Her mouth hung open in an agonized scream. Her eyes were white and her skin… oh God… I… I think her skin was burnt.

I stared at the shape behind the fire and I could not deny that I was looking at a human face. I think it was a girl’s face… and she was screaming.

Next frame.

The flames had partially covered up the figure. But they were still there… they would not be visible in the next frames, or for the rest of the clip that I’d taken. But I needed to know more.

I went through the entire clip of the Chef cooking a steak. I went through it frame by frame.

It wasn’t just the one small clip… I could see her throughout the entire video. She wasn’t clear, but I could see her. Always in the same space, her mouth open in a scream of agony. I didn’t know what the hell I was looking at, but it scared me!

I walked away from my computer, my hands shaking.

I felt sick suddenly, and I didn’t know what to do about it. Call the police? What the hell would I tell them? That I’d seen something strange in a video? Would they take me seriously?
What exactly had I seen? Maybe it was just a trick of the light? There were a lot of possible explanations. Pareidolia, for instance. Seeing human faces where there were none. It was a common enough thing. Plenty of other people had done it before, so why couldn’t that be it? Maybe it was? Still… I was done for the day.

It was too early to go to bed. But it wasn’t too early to go to a bar and get drunk. I didn’t have any other bright ideas, so that seemed like the best one to go with.

Go and drink and forget about all of this… Yes… That was it.

Helluva Wing was a dingy little place, but they did the best chicken wings and that night was all you can eat for $15. It was the best possible place to end up, honestly.

I figured some rye, ginger and wings would help me forget everything. I could brush aside what I’d seen and get back to work tomorrow… Or maybe I’d just call it a mulligan and take the day off. Maybe this was a sign I was overworking myself, that could be it, right?

As I sat in my booth, making my way through my 4th Rye and 6th pound of wings (honey garlic this time) I distracted my wandering mind by staring at the TV.

There were no sports games on that night, but they had the local news channel on at least and I watched it with mild interest.

A story on the controversy around a local soccer game shifted to another story about a missing Cop. I chased down my food with another swig of my drink as I read the subtitles on the TV.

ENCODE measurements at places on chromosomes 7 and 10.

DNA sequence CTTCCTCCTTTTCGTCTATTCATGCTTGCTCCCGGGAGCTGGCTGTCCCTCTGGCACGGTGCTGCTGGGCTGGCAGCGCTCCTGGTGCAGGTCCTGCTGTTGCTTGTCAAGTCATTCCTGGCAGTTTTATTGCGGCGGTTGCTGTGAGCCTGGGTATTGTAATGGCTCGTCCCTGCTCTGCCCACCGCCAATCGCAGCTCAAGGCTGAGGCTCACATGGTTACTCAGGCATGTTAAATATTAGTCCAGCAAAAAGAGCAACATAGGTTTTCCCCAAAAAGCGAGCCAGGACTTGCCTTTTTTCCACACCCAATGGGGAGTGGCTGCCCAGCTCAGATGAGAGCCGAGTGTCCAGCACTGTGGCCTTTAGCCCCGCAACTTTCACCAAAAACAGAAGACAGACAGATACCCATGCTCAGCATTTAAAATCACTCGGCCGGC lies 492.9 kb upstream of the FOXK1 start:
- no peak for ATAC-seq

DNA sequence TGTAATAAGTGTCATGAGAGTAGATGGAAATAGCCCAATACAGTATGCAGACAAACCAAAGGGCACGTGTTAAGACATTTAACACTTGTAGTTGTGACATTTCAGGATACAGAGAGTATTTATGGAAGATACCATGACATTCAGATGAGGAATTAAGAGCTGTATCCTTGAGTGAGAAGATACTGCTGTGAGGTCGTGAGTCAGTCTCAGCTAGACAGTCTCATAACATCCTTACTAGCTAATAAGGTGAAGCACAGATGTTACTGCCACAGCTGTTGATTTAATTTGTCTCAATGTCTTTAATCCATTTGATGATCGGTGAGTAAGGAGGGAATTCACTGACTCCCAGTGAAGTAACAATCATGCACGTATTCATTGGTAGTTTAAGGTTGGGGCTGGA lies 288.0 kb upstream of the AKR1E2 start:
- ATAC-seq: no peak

Roy Park has been missing since late last week. Witnesses say that Park was last seen at his home with his wife Megan and daughter Lucy. The front door to the Park residence was found open by a neighbor who had been out walking their dog, and all three residents were missing. Police have reported that they suspect foul play in this case, and are urging anyone with information into the disappearance of the Park family to come forward at this time.

As the anchor spoke, the image on the screen shifted into one of the house, then one of the family.

I stared up at the screen, looking at the face of the man on the TV. He was no one I recognized, and yet he seemed familiar.

My eyes shifted down towards the daughter. She was a blonde of about ten, with a shy smile and big blue eyes.

I stared at her, looking at the shape of her face… and trying to chase away the growing unease in my mind.

If she were burnt and screaming, what would she look like? It was a morbid thought, but even more morbid was the fact that I was pretty sure I knew the answer.

I no longer had an appetite.

I paid my bill and walked back to my apartment quickly. I felt like a man going to his execution. Part of me knew what was waiting for me, and yet a more logical side of my mind told me that it was all just me being paranoid. I was making connections where there were none. I was confused, obviously! Something was very, very wrong!

My apartment was dark when I got back there, and I shuffled down towards my bedroom. I was sleepy, the alcohol had seen to that. Unconsiousness called to me like a siren.

I didn’t even undress. I collapsed onto my bed and then…

There was no pain. Just that familiar fear. I knew that I was going to die… but it hadn’t really hit me yet.

It was so hard to accept my own death. My own ending. I wanted to run, to fight, to do something to stop it, but I was helpless.

All I could do was cry.

I flinched as I heard a sudden thump. Fresh tears streamed down my cheeks as a helpless whimper escaped me.

I’ll need the saw to get through this one…” I heard Barry say. “Suppose the legs would be good for steaks though.
A new level of sickness hit me. A realization too horrible to acknowledge invaded my mind, even though I tried to ignore it.

Yeah, yeah. Just do it. After you finish the job.

The sensation of being pulled to my knees was both familiar and unfamiliar to me.

Please…” I heard myself saying. My voice was not my own. It belonged to a young woman. Not a child, this was the voice of an adult. Although there was a mortal fear in it I had never heard before.

Please, whatever we did… I… I’m sorry…

With nothing left, all I could do was beg.